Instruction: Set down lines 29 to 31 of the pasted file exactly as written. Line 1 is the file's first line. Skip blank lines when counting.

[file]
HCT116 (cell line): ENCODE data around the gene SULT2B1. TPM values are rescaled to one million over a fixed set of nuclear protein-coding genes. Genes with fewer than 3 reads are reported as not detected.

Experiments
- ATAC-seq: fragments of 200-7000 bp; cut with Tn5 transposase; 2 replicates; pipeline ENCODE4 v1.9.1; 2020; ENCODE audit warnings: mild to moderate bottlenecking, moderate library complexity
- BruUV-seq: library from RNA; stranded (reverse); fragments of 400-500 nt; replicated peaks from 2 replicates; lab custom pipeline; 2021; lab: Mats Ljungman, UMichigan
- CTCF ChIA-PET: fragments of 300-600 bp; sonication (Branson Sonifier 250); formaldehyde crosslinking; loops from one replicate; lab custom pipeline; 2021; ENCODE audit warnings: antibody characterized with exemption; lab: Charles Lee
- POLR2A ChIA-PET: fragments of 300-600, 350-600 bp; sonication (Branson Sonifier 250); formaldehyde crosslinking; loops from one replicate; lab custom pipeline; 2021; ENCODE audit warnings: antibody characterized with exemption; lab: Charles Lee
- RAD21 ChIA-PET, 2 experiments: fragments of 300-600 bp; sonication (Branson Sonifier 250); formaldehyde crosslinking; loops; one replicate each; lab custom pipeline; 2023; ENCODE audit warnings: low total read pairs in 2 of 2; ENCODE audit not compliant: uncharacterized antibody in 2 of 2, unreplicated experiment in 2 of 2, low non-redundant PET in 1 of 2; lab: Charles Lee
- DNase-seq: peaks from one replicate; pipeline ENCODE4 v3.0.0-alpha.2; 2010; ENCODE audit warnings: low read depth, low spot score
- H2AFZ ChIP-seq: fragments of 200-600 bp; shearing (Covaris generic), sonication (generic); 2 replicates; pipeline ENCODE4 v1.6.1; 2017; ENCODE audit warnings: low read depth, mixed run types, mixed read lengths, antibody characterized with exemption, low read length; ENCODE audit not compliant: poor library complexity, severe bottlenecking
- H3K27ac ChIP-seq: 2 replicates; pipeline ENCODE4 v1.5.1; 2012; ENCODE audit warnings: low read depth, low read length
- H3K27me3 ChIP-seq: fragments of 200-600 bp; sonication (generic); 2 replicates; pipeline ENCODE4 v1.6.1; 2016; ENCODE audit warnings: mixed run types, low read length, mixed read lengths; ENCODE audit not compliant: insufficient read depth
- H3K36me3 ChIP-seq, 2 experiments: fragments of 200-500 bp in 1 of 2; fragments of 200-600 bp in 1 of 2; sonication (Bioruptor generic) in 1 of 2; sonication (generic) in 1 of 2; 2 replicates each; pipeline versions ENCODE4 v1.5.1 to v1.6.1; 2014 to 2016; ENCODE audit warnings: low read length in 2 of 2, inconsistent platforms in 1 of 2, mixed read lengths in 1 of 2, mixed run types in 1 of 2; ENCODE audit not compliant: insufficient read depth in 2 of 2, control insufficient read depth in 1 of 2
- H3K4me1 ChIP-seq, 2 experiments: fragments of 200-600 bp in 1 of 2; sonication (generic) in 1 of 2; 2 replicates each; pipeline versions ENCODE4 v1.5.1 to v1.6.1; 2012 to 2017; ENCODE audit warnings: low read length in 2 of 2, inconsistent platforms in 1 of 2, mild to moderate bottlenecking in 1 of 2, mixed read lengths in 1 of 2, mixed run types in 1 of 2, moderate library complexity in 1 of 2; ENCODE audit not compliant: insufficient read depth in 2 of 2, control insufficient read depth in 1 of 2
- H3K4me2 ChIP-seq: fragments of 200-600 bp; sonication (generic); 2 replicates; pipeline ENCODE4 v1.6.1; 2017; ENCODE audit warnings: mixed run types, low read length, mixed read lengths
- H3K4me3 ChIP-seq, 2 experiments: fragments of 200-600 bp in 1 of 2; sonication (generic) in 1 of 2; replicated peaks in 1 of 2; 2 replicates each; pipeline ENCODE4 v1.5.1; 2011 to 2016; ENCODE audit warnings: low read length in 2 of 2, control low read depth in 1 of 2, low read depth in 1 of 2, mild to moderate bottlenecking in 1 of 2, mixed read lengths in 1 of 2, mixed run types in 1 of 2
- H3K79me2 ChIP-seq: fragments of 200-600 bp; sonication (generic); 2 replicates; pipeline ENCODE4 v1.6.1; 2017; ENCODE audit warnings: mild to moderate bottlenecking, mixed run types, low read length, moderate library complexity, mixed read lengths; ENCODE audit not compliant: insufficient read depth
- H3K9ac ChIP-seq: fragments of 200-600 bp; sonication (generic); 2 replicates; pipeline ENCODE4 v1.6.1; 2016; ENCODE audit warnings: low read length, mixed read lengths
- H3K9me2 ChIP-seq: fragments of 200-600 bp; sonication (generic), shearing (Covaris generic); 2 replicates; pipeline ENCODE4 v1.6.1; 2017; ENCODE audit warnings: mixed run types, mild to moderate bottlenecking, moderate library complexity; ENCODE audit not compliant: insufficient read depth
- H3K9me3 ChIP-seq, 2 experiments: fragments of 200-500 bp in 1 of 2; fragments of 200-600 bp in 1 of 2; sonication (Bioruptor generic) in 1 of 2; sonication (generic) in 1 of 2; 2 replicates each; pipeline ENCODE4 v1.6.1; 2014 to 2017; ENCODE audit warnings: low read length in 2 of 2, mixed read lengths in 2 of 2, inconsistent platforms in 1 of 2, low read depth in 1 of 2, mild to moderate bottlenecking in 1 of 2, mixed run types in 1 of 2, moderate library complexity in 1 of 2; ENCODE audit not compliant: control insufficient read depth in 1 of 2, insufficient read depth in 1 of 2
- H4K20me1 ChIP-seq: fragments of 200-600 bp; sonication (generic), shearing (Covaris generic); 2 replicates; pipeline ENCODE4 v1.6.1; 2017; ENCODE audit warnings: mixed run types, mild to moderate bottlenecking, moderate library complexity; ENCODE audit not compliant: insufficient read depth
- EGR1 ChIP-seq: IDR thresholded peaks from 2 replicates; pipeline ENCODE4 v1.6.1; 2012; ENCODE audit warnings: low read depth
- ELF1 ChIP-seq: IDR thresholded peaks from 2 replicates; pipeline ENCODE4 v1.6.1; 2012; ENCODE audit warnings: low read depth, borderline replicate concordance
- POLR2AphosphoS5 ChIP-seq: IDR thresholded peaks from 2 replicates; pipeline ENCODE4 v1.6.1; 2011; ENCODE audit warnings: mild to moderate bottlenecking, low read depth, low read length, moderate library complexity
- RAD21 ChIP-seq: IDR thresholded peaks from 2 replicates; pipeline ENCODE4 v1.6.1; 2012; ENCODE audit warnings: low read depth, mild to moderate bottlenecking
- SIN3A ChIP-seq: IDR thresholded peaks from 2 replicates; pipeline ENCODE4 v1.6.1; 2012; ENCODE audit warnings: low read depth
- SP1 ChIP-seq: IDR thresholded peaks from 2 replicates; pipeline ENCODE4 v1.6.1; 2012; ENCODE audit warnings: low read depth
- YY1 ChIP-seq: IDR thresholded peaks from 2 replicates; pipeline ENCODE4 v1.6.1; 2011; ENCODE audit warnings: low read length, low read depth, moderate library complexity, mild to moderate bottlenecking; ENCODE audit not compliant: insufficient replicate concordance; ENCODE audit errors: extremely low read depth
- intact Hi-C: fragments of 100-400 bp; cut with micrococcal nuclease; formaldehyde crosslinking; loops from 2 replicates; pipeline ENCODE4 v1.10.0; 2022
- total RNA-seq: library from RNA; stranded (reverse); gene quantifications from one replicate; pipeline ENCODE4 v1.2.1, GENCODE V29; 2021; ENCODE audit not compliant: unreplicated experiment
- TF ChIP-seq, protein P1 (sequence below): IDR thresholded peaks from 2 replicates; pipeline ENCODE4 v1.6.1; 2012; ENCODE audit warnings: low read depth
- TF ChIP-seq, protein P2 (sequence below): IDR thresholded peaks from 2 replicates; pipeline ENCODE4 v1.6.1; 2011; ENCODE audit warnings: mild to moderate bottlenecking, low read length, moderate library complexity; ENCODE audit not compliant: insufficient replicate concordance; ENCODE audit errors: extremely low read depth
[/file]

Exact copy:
- total RNA-seq: library from RNA; stranded (reverse); gene quantifications from one replicate; pipeline ENCODE4 v1.2.1, GENCODE V29; 2021; ENCODE audit not compliant: unreplicated experiment
- TF ChIP-seq, protein P1 (sequence below): IDR thresholded peaks from 2 replicates; pipeline ENCODE4 v1.6.1; 2012; ENCODE audit warnings: low read depth
- TF ChIP-seq, protein P2 (sequence below): IDR thresholded peaks from 2 replicates; pipeline ENCODE4 v1.6.1; 2011; ENCODE audit warnings: mild to moderate bottlenecking, low read length, moderate library complexity; ENCODE audit not compliant: insufficient replicate concordance; ENCODE audit errors: extremely low read depth